Astronomers using the European Space Agency's (ESA) Herschel Space Observatory – the most complex telescope ever built – have recently collected this image of the Small Magellanic Cloud, an irregular-shaped dwarf galaxy orbiting the Milky Way.
This photograph also features infrared data collected by the NASA
Spitzer Space Telescope. Together, the two observatories provide an in-depth view into the stellar formation going on inside the structure.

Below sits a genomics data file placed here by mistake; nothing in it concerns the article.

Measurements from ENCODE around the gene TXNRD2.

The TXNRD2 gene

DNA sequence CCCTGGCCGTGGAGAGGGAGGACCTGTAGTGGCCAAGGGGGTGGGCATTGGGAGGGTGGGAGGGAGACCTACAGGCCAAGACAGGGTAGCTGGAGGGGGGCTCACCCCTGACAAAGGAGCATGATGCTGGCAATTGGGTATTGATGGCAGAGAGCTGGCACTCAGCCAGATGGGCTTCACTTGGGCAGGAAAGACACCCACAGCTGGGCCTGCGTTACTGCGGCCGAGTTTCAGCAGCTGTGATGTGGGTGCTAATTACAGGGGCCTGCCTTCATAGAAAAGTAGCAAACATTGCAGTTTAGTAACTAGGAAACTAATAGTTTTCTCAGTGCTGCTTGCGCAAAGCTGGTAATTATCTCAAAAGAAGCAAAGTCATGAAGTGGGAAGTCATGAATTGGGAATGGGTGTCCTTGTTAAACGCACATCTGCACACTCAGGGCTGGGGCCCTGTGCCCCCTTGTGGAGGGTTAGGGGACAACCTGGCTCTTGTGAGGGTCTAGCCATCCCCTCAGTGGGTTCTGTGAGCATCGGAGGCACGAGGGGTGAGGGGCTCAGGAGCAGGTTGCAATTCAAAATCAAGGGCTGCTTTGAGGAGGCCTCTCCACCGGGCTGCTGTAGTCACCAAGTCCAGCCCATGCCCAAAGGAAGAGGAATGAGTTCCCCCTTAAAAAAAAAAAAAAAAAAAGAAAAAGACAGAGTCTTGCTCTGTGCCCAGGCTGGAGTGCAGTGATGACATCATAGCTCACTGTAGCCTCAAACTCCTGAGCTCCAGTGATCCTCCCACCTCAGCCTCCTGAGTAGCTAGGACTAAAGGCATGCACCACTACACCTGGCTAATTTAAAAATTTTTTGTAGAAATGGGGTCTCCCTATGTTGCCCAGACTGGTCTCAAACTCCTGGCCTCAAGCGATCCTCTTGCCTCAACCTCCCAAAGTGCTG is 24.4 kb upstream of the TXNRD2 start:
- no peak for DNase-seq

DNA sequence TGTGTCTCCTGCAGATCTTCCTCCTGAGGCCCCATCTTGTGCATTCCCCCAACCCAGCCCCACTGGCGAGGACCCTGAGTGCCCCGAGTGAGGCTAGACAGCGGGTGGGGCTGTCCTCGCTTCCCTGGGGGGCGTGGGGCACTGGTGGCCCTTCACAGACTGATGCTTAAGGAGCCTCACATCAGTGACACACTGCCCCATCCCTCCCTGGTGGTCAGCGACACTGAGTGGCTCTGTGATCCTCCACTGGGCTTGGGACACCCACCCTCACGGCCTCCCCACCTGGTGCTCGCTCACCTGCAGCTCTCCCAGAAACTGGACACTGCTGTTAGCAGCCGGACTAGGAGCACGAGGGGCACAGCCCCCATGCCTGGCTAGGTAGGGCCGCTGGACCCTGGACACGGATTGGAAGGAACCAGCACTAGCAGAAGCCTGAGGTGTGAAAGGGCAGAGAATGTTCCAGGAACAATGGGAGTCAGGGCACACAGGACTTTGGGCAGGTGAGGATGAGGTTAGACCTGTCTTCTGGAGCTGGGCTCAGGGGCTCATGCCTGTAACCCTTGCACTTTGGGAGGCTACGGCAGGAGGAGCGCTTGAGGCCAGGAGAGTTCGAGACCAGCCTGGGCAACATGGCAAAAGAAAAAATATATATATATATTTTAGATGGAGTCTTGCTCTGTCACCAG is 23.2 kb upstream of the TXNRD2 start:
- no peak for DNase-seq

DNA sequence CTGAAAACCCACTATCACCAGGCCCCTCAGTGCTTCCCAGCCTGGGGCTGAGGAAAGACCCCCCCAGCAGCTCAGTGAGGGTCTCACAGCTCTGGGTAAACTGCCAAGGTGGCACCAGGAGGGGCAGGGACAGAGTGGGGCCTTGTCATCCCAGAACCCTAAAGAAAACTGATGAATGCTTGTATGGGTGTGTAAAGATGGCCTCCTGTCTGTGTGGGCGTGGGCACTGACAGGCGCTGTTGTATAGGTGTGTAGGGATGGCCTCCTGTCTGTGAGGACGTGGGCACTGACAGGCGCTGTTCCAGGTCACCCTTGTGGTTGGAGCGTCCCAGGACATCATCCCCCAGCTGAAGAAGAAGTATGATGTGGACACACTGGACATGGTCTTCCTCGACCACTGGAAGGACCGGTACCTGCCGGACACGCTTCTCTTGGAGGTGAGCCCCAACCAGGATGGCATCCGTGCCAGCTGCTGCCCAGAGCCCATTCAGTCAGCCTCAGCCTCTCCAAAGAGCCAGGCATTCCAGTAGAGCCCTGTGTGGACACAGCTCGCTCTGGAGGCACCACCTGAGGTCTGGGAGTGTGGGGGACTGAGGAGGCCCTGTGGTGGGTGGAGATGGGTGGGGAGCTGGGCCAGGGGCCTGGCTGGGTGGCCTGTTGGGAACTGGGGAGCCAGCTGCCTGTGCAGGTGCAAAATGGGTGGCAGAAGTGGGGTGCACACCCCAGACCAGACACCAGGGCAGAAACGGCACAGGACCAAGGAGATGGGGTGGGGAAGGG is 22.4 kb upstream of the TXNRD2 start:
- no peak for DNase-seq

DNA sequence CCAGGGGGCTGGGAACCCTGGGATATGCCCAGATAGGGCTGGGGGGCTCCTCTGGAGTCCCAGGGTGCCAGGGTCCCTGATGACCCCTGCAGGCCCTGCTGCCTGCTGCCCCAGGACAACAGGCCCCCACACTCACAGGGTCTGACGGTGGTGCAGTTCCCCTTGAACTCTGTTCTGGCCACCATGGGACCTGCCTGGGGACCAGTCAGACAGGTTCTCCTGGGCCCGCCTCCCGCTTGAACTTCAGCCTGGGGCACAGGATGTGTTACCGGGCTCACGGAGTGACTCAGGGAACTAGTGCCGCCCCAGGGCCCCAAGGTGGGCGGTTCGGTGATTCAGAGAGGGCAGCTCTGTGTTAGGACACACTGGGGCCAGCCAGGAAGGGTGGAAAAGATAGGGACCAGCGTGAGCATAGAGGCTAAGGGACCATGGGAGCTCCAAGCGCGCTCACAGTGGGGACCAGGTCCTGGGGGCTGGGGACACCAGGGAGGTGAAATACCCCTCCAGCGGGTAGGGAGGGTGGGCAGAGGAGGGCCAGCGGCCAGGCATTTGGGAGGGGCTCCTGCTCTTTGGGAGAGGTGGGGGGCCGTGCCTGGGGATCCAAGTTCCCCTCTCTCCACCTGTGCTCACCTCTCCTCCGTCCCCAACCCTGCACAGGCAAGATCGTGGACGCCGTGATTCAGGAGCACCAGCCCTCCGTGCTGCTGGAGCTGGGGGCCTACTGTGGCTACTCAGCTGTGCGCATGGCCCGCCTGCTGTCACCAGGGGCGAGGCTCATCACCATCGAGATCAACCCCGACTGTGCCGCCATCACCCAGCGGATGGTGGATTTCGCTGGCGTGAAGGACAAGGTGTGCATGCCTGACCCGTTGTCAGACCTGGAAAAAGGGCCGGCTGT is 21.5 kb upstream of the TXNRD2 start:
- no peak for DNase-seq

As evidenced above, gas is unevenly distributed throughout the SMC, resulting in areas that form more stars than other regions can. Usually, astronomers refer to the diagonal structure on the right as the bar of stellar formation, while the left-hand structure is known as the dwarf galaxy's wing.
The color codes in this image feature data from both telescopes. Spitzer indicates the warmest areas, in shades close to blue, whereas Herschel shows the coldest regions, in shades of red and orange.